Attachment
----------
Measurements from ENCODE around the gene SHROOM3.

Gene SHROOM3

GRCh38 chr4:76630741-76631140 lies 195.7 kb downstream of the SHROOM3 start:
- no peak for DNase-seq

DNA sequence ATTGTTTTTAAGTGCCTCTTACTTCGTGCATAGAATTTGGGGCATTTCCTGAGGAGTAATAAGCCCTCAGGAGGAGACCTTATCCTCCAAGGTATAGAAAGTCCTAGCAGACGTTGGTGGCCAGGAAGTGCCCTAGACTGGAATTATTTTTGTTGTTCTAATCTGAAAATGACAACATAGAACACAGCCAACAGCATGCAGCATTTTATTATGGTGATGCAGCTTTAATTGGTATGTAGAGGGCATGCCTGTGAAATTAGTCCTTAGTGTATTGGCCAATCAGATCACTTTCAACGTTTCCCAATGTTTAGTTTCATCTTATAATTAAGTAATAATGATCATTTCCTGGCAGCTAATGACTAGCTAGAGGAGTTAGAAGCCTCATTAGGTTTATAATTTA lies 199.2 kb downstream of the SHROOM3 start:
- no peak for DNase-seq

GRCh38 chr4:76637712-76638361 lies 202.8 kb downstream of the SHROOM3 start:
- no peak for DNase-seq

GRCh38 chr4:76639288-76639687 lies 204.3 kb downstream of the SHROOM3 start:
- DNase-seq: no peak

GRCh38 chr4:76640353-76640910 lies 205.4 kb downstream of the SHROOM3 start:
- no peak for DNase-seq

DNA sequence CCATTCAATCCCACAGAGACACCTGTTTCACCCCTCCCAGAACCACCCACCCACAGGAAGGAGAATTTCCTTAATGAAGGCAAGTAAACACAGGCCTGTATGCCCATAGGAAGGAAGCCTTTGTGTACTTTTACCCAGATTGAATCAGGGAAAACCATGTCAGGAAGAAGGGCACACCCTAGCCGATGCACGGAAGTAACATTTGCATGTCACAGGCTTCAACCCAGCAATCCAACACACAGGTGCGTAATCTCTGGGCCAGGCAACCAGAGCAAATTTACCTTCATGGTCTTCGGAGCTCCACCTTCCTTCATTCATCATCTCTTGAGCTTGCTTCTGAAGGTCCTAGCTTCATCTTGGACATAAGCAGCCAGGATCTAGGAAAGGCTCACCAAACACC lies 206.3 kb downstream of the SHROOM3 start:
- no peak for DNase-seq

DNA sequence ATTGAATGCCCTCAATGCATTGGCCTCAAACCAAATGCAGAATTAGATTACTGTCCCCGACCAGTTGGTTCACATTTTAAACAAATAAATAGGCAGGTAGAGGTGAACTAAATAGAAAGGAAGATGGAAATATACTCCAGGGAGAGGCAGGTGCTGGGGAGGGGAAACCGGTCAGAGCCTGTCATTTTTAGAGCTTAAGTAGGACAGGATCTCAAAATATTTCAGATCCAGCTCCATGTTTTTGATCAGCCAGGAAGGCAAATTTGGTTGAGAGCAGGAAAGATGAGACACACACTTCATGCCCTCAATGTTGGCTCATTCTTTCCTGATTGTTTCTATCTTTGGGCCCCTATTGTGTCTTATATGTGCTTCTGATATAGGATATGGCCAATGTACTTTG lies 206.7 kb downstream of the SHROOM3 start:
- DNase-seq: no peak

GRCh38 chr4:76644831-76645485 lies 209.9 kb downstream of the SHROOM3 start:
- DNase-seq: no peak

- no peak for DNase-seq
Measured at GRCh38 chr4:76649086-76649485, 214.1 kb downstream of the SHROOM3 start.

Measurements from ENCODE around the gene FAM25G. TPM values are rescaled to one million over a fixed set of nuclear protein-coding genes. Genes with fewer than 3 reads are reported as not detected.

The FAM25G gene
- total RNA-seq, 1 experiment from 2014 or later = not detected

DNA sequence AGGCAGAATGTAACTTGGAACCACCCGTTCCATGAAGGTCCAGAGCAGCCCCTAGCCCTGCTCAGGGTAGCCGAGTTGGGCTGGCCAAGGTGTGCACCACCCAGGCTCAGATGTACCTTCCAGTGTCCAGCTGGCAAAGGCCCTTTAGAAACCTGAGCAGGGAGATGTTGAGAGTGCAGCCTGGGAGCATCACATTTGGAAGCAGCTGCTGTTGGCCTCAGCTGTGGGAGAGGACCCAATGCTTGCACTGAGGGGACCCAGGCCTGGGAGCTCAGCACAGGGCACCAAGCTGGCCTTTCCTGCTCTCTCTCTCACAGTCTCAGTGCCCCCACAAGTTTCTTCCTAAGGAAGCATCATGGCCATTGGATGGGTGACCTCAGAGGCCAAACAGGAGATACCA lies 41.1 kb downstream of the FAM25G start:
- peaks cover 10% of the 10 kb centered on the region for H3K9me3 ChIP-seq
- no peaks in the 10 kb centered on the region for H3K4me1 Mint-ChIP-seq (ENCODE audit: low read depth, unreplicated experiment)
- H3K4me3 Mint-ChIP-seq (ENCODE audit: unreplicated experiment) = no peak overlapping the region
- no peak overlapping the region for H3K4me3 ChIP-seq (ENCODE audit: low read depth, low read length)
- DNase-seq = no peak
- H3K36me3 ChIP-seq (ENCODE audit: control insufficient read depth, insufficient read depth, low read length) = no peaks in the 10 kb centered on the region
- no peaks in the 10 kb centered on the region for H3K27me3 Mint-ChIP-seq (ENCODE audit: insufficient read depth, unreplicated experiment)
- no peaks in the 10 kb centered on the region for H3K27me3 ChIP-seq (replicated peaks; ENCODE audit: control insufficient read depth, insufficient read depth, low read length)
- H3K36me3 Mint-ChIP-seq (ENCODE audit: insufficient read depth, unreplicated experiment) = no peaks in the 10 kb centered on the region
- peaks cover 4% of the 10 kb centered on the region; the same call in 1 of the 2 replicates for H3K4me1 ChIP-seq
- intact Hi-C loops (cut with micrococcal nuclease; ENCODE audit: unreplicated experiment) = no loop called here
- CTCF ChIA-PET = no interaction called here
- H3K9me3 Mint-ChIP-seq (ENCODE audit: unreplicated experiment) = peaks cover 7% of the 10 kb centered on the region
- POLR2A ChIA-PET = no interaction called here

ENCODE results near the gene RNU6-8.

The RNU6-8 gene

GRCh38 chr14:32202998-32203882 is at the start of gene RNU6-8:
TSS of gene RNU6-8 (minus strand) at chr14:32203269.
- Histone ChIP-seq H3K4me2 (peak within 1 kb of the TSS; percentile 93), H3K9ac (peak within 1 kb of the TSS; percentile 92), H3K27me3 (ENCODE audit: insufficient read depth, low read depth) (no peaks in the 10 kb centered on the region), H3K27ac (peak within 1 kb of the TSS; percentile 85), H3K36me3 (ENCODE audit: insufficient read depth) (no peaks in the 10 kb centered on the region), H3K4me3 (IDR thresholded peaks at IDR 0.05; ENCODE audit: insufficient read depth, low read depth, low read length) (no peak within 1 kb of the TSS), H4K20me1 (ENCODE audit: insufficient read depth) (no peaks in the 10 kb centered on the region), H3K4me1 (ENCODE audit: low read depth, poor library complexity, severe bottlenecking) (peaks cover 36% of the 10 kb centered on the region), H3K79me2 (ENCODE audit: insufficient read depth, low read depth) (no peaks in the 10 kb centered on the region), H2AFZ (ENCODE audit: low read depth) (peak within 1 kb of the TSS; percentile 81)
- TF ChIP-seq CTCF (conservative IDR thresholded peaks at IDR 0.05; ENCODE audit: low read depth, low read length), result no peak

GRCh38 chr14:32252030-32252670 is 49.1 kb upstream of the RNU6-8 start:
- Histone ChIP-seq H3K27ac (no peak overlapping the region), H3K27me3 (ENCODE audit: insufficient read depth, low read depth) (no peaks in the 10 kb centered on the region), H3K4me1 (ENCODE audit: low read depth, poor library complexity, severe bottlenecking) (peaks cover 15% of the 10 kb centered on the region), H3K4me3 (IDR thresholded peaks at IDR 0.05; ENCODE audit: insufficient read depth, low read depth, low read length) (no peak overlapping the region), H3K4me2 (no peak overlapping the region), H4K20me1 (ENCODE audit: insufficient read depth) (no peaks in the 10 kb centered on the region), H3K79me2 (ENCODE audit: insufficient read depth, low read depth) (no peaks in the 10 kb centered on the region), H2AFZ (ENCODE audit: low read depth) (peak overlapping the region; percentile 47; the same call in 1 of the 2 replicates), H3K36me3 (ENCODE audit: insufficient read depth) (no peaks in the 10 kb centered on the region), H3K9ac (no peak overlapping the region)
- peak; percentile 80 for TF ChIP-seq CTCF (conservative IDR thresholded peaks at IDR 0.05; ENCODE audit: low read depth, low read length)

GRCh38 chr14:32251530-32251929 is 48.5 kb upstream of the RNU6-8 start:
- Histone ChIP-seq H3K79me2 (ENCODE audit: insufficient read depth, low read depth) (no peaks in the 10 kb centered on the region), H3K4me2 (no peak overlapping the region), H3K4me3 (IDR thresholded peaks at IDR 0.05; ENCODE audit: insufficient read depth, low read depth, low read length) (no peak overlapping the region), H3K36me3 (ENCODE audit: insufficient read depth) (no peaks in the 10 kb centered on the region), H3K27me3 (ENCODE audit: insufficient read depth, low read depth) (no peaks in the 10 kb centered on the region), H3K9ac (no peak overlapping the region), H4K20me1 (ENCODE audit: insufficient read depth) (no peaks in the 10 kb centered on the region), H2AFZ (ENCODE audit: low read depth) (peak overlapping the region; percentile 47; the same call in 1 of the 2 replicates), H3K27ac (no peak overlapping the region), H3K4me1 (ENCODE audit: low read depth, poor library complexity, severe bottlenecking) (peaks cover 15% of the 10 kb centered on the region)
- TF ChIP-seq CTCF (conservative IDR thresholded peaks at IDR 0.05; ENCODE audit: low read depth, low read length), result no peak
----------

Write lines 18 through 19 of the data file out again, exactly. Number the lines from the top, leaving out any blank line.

- DNase-seq: no peak

- no peak for DNase-seq